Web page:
And yes – there are some illustrated works in my future. I’m not allowed to talk much about them just yet, but if you follow me on Instagram and/or Twitter, I now and again give some sneak peeks (shhh… don’t tell my publisher!).
You have done an impressive number of author visits in a far reaching number of states. For example, you’ve been to California, Illinois and all over New England. How did you land your bookings? Manage your travel? And how have you planned your presentations to appeal to different audiences?
I’ve been lucky to receive a number of invitations to schools. And once I have an invitation, I usually start doing outreach to try and turn a single visit into a sort of mini-tour. Last year, for instance, an educator in Chicago expressed interest in my visiting her school. I put out a call to others in the area and was able to get a week’s worth of visits. I’ve organized several other trips in just that way. But I think it’s important to say that I wouldn’t be able to do this as successfully had I not put a lot of time and effort into connecting with educators and librarians all across the country (which is something I continue to do all the time!). I truly believe that kids’ educators and librarians and kids’ book creators are colleagues, and that the more we work together, the better work we can all do. Putting in that time and effort to make these connections has enriched my life in many ways. I’ve learned SO much. I’ve made incredible friends. I’ve grown as a person and as a creator. And, more practically, it’s helped me when it comes to booking visits.
The Dutch version of EngiNerds just launched. How did you balance excitement over a foreign edition with a new illustrator doing the cover and a new title? How can authors and illustrators, who cherish their work, make space to let the creative energy of others add to it?
I fully embrace the collaborative aspect of book-making. Sometimes I feel it’s a bit preposterous that authors get to have their names alone on their book covers! It’s almost always a team effort. I’ve also always subscribed to the idea that, once you put a book out into the world, it’s no longer yours – or no longer only yours. In engaging imaginatively with a work, each reader assumes a slice of ownership of the book too. I think because of all this, I find it thrilling to see what other creators do with “my” work. But that doesn’t mean I can’t question or challenge some of the choices they make – that’s part of the collaborative process too.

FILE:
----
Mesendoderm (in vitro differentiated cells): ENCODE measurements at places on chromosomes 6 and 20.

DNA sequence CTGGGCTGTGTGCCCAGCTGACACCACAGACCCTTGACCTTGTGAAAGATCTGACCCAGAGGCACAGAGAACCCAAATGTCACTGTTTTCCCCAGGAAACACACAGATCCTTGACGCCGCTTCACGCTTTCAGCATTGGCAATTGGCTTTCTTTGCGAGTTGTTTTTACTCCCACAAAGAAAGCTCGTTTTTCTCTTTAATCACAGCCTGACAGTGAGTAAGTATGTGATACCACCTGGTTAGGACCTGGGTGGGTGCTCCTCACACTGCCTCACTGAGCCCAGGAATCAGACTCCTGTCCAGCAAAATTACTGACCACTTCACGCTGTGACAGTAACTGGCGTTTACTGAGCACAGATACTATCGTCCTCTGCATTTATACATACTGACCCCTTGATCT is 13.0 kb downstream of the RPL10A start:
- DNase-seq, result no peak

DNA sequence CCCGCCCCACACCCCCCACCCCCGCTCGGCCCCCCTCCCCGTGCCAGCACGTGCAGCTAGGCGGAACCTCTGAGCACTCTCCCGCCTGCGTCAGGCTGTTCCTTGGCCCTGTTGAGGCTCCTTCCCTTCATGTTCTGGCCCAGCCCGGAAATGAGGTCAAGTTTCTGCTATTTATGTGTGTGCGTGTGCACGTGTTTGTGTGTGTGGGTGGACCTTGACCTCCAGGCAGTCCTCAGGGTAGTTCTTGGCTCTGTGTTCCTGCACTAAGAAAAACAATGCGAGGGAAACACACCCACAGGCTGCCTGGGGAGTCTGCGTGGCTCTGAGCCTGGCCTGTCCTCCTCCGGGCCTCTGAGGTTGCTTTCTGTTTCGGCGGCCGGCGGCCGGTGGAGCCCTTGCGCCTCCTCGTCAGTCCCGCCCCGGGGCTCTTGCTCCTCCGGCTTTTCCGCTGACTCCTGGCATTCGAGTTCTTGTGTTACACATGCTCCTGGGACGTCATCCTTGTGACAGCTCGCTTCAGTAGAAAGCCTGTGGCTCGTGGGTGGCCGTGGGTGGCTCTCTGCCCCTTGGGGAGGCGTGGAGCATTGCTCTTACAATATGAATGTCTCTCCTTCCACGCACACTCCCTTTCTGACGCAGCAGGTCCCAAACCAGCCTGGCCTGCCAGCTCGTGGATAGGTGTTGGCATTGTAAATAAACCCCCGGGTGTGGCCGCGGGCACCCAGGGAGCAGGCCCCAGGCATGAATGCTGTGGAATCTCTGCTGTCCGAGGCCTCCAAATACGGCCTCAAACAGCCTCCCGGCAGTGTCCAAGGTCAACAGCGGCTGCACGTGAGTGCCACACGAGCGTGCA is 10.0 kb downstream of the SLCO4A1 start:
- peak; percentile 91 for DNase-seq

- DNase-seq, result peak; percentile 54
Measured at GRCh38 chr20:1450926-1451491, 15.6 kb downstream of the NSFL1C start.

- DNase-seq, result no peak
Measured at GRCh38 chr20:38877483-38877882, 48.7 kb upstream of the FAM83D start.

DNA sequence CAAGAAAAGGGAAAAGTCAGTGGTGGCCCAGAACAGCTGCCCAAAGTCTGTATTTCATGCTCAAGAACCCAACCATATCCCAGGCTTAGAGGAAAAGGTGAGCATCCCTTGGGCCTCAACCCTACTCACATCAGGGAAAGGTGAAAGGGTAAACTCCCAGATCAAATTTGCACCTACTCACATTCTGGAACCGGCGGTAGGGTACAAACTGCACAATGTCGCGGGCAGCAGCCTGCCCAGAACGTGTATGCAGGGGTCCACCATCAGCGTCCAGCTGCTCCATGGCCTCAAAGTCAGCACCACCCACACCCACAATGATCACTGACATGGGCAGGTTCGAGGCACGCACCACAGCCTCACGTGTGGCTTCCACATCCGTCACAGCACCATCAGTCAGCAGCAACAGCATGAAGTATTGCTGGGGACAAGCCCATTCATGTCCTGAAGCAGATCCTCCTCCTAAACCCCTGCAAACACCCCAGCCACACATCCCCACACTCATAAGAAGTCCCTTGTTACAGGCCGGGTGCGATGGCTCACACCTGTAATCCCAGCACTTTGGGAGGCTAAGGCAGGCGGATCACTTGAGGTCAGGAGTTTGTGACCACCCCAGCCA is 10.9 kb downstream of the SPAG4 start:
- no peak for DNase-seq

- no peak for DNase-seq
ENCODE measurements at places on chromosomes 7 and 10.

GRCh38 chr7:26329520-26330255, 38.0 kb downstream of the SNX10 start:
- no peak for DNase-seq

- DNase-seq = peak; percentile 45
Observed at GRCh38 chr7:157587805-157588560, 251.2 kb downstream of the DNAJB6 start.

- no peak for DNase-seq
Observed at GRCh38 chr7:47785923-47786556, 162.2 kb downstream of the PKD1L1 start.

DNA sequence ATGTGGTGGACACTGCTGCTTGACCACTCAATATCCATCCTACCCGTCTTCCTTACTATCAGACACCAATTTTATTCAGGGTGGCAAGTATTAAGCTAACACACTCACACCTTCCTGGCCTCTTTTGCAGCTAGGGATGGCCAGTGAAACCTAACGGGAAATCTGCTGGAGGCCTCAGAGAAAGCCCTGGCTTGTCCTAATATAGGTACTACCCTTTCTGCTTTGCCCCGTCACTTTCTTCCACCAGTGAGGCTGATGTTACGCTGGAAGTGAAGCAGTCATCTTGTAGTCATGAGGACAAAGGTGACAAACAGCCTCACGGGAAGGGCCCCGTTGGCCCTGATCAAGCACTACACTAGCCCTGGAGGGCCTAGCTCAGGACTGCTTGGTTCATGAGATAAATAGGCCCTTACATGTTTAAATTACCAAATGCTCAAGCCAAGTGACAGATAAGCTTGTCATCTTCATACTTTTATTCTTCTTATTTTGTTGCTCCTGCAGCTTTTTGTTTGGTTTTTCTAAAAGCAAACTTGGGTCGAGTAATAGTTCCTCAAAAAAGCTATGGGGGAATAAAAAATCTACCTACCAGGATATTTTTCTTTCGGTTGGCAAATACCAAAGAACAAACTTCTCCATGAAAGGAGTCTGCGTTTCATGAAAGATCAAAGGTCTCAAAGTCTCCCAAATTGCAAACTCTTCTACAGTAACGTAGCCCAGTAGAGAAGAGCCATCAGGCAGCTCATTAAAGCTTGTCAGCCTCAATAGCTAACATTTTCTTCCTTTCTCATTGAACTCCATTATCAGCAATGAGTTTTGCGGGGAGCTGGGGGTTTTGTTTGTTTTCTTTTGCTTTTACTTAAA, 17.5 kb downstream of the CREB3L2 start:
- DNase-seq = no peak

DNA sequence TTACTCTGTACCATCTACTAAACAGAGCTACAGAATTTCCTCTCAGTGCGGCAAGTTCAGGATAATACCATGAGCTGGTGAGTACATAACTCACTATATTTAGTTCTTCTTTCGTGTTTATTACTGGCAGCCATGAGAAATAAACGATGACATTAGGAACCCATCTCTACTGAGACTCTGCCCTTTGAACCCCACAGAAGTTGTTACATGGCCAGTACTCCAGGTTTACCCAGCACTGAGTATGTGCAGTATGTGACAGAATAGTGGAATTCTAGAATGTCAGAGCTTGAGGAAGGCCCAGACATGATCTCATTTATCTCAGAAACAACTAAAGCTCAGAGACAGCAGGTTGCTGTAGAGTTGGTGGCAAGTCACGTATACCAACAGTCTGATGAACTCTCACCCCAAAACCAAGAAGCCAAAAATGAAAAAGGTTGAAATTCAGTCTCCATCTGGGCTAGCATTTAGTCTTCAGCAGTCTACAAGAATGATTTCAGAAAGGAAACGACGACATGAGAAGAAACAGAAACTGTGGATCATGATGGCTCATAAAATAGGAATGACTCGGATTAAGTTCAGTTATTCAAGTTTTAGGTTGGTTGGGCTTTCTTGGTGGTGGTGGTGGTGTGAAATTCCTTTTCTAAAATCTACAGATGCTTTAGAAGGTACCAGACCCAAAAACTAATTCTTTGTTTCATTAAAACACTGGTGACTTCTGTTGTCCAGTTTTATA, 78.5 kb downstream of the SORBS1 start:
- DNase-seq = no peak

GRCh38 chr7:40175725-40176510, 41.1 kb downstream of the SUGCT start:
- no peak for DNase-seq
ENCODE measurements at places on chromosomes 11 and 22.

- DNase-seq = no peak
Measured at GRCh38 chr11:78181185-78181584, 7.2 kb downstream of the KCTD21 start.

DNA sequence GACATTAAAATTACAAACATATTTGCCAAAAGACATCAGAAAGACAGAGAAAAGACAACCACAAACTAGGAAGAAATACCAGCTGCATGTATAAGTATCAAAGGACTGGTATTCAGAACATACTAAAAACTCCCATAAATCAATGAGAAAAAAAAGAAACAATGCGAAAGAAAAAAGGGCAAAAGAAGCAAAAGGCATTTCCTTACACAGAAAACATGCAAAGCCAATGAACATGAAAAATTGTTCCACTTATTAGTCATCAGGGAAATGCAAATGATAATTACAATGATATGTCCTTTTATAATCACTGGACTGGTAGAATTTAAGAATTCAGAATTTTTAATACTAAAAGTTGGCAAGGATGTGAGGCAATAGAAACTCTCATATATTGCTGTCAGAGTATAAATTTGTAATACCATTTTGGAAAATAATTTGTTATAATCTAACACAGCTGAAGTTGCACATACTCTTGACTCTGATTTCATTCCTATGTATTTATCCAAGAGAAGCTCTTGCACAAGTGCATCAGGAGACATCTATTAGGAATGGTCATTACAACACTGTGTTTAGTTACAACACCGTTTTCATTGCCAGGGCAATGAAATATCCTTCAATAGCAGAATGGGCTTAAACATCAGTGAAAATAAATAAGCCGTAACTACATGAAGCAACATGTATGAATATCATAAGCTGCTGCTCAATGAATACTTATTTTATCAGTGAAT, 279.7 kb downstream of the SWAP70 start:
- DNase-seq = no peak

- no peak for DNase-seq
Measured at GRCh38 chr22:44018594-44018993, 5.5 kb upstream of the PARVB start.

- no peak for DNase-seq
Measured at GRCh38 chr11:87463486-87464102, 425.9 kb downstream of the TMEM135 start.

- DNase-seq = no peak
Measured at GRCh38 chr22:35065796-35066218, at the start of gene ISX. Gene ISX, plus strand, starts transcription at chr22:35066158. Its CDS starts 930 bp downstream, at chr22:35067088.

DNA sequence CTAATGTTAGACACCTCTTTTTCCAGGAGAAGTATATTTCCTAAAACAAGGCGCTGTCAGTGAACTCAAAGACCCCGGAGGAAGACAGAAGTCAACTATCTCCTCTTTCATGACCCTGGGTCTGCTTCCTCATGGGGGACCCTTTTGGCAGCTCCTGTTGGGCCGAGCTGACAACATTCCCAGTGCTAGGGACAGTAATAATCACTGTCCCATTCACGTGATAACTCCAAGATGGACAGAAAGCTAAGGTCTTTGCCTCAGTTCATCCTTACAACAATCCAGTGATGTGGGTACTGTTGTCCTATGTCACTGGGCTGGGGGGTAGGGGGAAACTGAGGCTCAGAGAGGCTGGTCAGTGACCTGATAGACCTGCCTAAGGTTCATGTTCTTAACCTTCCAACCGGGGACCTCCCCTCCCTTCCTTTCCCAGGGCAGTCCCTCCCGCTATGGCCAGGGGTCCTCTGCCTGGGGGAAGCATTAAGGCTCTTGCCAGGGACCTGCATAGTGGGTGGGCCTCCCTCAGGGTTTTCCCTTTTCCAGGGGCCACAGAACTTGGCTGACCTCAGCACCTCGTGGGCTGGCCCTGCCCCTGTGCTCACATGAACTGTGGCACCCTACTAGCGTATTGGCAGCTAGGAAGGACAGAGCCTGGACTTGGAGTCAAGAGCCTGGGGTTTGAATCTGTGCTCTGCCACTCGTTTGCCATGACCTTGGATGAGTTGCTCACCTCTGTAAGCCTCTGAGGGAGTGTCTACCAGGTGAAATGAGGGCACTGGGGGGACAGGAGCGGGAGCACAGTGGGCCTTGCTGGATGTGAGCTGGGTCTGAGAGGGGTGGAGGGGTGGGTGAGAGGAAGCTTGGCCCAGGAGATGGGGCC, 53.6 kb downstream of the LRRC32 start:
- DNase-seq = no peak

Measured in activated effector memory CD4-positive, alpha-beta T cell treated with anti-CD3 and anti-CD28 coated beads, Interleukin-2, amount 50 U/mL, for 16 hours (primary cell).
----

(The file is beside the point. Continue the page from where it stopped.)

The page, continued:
At 24 Carrot Writing we are big on goal setting. Do you set detailed writing goals, broad yearly goals or do you fly by the seat of your pants?
I think I do some combination of both – I set goals by the seat of my pants! I am never working on just one project. I always have two, three, and sometimes even four or five going at once, each of them usually in a different stage of completion (or incompletion). On any given day, I’ll take two things into consideration: (1) what I feel like working on, and (2) about how much time I’ll have to work on it. Given that, I might do some exploratory doodling, or dive into novel revisions, or work on putting together a picture book dummy. Every now and again, though, I really “land” on a certain project, and will give it my full attention and concentrated energy until it’s finished (or a draft or version of it is complete). I guess you could call it “occasionally organized chaos,” but it keeps things both fun and productive for me. And that’s huge. If I’m not enjoying the work, it shows in the results. That might not be true for all creators, but it is for me.
Of course, sometimes some of this goes out the window when you’ve got deadlines. But the majority of the time, I meet my deadlines without changing things up.
24 Carrot Writing sits on the premise that authors need to set and accomplish both writing goals and the business of writing goals. How do you balance your responsibilities to MG Book Village, Kids Need Books, and Kids Need Mentors with writing your books and hitting your writing deadlines?
I touched on this in an earlier question, but basically, I think it’s all about perspective, and about how you define your work and your goals. I love, love, LOVE making books. And yes, I could probably do that and only that all day every day for the rest of my life and be BEYOND content. But I don’t see making books as the only aspect of my work as a creator – or, what’s more, as the only facet of what I, as a human being, have to offer during my time on the planet. In addition to making good books, I want to more directly help and inspire kids, and I want to give back to the various communities that have supported and sustained me. With such goals, it’s not so much about finding balance as it is about finding the time to get it all done!
What advice do you have for beginning writers?
Embrace, explore, and celebrate the things that make you (and your creative output) uniquely you. The weirder and wonkier, the better.
To learn more about Jarrett you can visit him at jarrettlerner.com/ , or find him on Twitter @Jarrett_Lerner.
You can purchase copies of EngiNerds or Revenge of the Enginerds using these links: www.indiebound.org/book/9781481468725, www.indiebound.org/book/9781481468749, www.amazon.com/EngiNerds-MAX-Jarrett-Lerner/dp/1481468723/ref=sr_1_1?ie=UTF8&qid=1547132304&sr=8-1&keywords=enginerds , www.amazon.com/Revenge-EngiNerds-MAX-Jarrett-Lerner/dp/148146874X/ref=sr_1_1?ie=UTF8&qid=1547132360&sr=8-1&keywords=revenge+of+the+enginerds .
And be ready to have Jarrett in a bookstore near you! Jarrett will be at the South Portland Public Library in Maine on February 23rd and at Print Bookstore in Maine on March 12th. 24 Carrot Writers be sure to say hello!